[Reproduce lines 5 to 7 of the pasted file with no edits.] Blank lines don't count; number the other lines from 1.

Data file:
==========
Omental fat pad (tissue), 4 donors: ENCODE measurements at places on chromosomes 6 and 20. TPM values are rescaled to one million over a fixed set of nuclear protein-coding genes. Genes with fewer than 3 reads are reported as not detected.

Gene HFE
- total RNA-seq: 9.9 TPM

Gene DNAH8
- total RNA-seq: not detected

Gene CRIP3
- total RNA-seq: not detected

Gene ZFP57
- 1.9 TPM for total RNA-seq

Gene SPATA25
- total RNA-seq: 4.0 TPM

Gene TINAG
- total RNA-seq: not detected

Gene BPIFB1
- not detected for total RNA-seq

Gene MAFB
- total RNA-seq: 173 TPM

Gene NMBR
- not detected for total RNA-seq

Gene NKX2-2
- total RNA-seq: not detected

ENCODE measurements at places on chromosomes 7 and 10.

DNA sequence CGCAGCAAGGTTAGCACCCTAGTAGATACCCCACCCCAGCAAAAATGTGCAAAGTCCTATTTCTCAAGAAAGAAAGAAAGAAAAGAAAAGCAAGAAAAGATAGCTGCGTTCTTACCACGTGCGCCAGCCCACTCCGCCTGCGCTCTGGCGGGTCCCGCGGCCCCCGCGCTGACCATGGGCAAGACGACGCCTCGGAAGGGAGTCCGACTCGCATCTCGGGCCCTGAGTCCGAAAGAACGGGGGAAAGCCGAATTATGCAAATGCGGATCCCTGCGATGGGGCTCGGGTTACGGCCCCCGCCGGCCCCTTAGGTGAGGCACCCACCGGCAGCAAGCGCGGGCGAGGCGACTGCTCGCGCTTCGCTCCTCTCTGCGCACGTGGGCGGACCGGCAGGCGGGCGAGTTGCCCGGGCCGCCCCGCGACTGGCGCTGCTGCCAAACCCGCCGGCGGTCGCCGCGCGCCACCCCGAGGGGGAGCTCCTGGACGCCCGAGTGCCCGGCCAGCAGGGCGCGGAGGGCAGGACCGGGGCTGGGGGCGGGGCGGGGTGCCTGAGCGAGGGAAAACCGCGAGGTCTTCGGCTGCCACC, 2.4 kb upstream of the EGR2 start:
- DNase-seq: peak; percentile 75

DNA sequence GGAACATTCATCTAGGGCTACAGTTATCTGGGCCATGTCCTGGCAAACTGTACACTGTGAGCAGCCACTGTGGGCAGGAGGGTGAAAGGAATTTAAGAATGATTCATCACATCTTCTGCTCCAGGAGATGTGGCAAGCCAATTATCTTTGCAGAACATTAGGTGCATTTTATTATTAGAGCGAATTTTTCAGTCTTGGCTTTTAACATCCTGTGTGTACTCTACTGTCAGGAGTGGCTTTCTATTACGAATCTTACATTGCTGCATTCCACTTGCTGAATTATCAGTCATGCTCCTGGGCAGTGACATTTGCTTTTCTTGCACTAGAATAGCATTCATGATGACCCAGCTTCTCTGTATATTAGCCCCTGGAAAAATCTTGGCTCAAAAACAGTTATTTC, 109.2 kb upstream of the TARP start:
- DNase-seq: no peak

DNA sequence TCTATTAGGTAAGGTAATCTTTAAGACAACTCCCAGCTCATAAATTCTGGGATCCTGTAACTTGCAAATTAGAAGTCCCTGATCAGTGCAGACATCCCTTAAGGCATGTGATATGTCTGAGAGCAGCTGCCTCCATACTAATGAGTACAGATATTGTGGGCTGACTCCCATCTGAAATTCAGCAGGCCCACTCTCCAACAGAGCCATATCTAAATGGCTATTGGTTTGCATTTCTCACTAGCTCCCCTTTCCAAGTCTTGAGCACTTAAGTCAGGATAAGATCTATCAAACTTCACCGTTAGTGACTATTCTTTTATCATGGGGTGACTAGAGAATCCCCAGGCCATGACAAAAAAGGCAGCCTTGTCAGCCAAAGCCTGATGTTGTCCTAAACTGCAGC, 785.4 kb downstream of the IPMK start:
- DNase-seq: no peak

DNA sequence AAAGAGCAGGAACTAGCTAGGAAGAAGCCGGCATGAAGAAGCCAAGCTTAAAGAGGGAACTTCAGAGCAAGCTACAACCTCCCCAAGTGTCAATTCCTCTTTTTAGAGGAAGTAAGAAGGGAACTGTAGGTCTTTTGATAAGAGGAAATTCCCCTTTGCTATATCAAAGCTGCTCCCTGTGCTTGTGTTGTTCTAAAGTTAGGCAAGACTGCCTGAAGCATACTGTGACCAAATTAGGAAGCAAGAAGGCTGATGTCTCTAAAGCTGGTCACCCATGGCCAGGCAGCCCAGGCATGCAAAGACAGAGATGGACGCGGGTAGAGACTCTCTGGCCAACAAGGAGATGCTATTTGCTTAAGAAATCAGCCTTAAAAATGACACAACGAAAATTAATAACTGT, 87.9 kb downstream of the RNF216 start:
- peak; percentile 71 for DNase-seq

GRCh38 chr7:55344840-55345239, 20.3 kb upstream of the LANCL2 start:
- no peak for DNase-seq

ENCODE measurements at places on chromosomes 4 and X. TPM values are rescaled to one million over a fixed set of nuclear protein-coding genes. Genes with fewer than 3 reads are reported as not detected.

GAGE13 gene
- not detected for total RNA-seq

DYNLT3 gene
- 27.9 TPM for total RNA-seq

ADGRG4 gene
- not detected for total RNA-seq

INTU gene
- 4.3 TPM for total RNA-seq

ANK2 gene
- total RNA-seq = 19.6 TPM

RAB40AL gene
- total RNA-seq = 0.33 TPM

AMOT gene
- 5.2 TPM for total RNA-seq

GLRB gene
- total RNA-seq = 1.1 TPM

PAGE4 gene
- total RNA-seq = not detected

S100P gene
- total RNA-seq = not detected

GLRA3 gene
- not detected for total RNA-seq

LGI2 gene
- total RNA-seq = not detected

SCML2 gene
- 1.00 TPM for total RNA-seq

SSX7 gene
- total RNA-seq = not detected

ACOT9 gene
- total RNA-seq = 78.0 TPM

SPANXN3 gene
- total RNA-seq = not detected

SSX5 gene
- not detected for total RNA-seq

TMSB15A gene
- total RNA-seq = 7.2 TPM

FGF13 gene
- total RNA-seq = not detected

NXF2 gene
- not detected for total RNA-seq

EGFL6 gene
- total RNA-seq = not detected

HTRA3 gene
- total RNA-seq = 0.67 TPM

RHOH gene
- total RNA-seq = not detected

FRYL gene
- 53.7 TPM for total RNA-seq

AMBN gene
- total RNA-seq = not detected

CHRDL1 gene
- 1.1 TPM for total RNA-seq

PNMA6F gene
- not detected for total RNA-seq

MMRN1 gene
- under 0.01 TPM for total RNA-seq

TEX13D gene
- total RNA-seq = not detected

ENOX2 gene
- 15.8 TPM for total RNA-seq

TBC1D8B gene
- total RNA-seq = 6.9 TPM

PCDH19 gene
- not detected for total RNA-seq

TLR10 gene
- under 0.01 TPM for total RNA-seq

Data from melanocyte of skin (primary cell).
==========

- total RNA-seq: not detected

Gene CRIP3
- total RNA-seq: not detected